Hi, Albin here again! Part of the work I do at LakeTide is making our machine learning models more computationally efficient. For instance, sometimes the neural networks we develop end up being big enough that they don’t fit on GPUs anymore. Other times we just need to increase the throughput of our models so they can handle streaming data better. In this blog post I will walk you through an easy way to decompose convolutional layers, significantly reducing their size and computational demands, with no loss in accuracy. The proposed scheme is developed by Cheng et al. https://arxiv.org/abs/1511.06067. As always, Julia and MXNet are our weapons of choice!
First we download and define two data providers for testing and training our data. In MXNet data providers for Cifar10 are neatly provided which is convenient for proof of concept implementations.

Next we define an original network structure. Here is a network of 6 convolutional layers where the first and the third have 5×5 that will later be decomposed.

We bind the network to a feed forward model and use an SGD optimizer.

Now we train the model for 30 epochs and reach an accuracy of 80.02%.

So far so good, now we want to compress the two convolutional layers that are most computationally expensive, layer one and three. The compression algorithm is based on the following scheme:

Scheme:

The convolutional kernel can be described as a 4D tensor where N and C are the number of output and input channels respectively and d is the kernel size. Let the input feature map be given as which gives the output feature map as:

Now the approximation scheme used looks like:

Where K is a hyperparameter controlling the rank of the approximation, forms a horizontal filter and forms a vertical filter. With this the convolution becomes:

Here the function we want to minimize is over the Frobenius norm as:

This is a minimization problem that has a closed form solution. To solve the problem we use the following algorithm:

Algorithm:

Define a bijection that maps a tensor to a matrix as:

by letting the tensor element map to the matrix element as

Then define and take the singular value decomposition as

Now we set:

Which is a non-unique solution to the minimization problem.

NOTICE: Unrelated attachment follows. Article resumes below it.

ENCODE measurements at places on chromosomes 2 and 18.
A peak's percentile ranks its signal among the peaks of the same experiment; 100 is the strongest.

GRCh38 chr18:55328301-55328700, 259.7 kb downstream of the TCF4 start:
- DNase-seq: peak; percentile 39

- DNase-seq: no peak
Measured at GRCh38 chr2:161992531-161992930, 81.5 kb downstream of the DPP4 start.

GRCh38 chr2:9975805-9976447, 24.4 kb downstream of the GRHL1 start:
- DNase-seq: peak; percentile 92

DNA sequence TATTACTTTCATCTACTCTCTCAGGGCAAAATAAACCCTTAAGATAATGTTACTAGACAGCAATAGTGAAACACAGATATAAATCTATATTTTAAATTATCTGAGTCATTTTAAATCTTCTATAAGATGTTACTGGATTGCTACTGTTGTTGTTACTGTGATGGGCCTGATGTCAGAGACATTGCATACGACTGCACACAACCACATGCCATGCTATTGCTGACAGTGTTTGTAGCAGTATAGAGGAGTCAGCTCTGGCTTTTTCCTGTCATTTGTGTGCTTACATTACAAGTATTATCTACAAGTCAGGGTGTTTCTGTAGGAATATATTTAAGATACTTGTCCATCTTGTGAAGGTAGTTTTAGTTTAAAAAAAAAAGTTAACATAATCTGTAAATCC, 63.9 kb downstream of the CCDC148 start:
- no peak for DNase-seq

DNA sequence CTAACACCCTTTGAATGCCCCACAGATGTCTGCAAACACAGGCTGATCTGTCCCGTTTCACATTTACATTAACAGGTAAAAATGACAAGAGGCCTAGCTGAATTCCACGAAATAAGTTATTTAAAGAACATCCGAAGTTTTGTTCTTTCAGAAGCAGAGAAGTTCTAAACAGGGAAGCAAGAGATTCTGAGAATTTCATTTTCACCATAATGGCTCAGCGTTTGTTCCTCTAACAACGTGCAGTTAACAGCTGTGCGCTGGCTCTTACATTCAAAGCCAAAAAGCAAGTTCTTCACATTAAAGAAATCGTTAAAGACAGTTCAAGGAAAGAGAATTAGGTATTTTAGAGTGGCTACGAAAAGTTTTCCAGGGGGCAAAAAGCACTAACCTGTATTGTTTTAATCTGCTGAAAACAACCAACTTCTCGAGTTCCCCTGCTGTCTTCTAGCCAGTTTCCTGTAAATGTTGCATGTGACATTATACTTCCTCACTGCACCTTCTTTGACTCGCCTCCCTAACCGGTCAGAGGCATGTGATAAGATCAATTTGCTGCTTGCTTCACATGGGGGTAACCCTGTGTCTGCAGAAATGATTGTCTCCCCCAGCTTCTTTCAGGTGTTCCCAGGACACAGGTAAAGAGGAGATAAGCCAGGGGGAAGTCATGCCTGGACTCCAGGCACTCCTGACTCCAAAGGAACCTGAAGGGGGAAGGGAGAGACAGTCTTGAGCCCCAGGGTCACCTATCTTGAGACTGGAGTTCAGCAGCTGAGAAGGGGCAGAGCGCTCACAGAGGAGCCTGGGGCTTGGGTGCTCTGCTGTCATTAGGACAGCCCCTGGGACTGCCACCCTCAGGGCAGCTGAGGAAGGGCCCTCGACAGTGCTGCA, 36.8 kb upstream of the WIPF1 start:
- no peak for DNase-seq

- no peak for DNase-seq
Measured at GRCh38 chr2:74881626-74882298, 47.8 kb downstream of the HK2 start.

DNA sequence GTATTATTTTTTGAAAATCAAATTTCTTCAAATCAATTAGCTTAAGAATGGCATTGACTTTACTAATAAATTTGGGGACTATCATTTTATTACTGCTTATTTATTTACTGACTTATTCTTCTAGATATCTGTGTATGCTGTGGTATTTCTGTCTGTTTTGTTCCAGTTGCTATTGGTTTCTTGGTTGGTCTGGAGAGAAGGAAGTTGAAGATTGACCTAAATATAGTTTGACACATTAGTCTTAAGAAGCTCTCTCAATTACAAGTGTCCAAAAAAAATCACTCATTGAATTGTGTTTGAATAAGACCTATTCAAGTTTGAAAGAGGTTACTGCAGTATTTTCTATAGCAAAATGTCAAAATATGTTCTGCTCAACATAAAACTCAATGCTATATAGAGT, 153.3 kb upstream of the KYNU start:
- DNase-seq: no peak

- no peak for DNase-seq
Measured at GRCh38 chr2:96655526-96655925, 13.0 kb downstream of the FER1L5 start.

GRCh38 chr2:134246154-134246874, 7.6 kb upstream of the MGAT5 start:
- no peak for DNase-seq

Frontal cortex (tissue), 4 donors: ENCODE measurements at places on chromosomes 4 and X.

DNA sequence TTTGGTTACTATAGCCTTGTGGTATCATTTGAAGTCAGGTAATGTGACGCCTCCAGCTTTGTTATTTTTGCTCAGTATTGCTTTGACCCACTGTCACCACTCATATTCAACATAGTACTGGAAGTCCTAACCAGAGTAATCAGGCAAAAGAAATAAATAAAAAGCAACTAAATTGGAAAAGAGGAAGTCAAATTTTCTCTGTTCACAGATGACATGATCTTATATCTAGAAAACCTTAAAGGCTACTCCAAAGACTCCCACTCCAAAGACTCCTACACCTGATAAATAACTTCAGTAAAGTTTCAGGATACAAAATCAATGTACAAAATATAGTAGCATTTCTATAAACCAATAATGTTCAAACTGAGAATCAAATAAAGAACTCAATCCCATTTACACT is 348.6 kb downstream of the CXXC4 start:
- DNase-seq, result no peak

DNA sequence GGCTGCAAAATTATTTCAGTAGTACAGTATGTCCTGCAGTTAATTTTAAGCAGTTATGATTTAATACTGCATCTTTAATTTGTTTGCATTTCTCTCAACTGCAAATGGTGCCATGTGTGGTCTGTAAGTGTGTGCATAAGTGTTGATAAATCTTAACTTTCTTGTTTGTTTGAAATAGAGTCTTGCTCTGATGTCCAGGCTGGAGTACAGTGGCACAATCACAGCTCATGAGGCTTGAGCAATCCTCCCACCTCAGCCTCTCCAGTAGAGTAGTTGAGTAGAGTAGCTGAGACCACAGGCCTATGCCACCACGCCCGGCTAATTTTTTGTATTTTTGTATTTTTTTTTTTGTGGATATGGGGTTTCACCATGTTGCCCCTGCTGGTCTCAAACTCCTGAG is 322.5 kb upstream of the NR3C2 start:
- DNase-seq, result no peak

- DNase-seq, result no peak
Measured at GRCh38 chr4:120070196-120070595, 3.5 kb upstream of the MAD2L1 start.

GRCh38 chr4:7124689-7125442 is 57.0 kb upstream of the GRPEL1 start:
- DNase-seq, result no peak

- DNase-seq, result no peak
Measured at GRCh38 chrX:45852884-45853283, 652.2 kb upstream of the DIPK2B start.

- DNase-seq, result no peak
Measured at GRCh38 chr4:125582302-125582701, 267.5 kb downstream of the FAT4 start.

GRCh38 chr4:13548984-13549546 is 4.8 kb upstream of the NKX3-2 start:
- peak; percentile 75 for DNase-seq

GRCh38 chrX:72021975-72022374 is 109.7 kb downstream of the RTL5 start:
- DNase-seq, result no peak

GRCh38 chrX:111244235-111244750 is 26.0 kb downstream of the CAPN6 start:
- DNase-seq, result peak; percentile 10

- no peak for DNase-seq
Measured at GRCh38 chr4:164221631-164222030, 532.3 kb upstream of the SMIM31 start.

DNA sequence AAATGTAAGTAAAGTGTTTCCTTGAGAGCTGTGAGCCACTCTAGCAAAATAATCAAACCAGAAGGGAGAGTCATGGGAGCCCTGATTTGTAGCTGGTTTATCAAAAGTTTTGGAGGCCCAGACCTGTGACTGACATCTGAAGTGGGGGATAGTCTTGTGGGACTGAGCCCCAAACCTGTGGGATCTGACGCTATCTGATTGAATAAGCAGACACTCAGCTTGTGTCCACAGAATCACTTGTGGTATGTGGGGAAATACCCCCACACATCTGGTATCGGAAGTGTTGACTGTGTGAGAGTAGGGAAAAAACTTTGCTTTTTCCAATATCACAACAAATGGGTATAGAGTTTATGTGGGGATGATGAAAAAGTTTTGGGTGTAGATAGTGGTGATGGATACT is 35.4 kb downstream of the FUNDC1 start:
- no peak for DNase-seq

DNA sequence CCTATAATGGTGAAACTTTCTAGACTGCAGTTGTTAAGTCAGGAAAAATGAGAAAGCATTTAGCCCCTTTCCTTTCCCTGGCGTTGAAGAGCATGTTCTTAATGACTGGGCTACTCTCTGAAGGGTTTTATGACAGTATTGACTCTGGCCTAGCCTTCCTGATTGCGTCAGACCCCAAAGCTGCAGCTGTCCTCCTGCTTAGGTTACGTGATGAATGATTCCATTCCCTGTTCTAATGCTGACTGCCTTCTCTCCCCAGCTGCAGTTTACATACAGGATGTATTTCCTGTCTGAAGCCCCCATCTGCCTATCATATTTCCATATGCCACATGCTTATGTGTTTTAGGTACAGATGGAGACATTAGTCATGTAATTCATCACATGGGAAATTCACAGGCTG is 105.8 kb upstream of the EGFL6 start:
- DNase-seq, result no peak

The proof is included at the end of the blog post.

Based on the algorithm of Cheng et al. we define a function that takes an NDArray of weights from the pre-trained convolutional layer together with the desired rank of the decomposition. It returns two NDArrays containing the weights for the decomposed network layer we will define below. The method is extensively described at the end of this blog post.

Next we define a function to overwrite the network weights that are not in layer one or three.

Now we define a new network architecture where we have decomposed the first and third layer with rank 10 and 20 respectively.

Next we bind this architecture to a feed forward model andinitialize it.

Now we use our functions to overwrite the weights from the original network and calculate the weights for the decomposed layers of the network.

We fine-tune the parameters for only 5 epochs a get a new accuracy of 80.08%.

Voila! With a fast check on the forward pass we see that we’ve managed to speed it up by ~20% !
That’s a non-negligible increase for many applications that put pressure on the throughput of your network.
We have also reduced the number of weights in the first convolutional layer by x1.48 and for the third convolutional layer by x16!
Fast and smooth as promised.

Proof:

Minimization problem:

Where . Set as a solution to equation
1. Then construct a solution to equation 3 as:

Then we know (because the Frobenius norm is separable):

We know that so further on:

Here is any solution to 2. Then we construct a solution to equation 1 with equation 2 which gives:

With equation 4 this gives:

Which proves that is a solution to equation 1